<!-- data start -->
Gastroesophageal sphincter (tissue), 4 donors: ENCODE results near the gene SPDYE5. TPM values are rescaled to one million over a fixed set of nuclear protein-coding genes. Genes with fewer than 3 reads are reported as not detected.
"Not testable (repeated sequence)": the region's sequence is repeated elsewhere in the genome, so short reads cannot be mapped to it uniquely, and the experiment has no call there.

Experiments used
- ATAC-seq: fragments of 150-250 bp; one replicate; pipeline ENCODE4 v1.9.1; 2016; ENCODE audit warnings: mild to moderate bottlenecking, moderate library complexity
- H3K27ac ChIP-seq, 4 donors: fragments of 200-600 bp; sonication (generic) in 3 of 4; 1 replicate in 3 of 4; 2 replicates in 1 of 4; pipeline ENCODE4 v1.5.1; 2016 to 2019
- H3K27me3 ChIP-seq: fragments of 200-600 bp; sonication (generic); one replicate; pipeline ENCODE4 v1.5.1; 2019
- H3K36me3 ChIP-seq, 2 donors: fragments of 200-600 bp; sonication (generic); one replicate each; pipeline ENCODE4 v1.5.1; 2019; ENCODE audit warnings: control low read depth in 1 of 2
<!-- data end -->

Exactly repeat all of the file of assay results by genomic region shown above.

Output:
Gastroesophageal sphincter (tissue), 4 donors: ENCODE results near the gene SPDYE5. TPM values are rescaled to one million over a fixed set of nuclear protein-coding genes. Genes with fewer than 3 reads are reported as not detected.
"Not testable (repeated sequence)": the region's sequence is repeated elsewhere in the genome, so short reads cannot be mapped to it uniquely, and the experiment has no call there.

Experiments used
- ATAC-seq: fragments of 150-250 bp; one replicate; pipeline ENCODE4 v1.9.1; 2016; ENCODE audit warnings: mild to moderate bottlenecking, moderate library complexity
- H3K27ac ChIP-seq, 4 donors: fragments of 200-600 bp; sonication (generic) in 3 of 4; 1 replicate in 3 of 4; 2 replicates in 1 of 4; pipeline ENCODE4 v1.5.1; 2016 to 2019
- H3K27me3 ChIP-seq: fragments of 200-600 bp; sonication (generic); one replicate; pipeline ENCODE4 v1.5.1; 2019
- H3K36me3 ChIP-seq, 2 donors: fragments of 200-600 bp; sonication (generic); one replicate each; pipeline ENCODE4 v1.5.1; 2019; ENCODE audit warnings: control low read depth in 1 of 2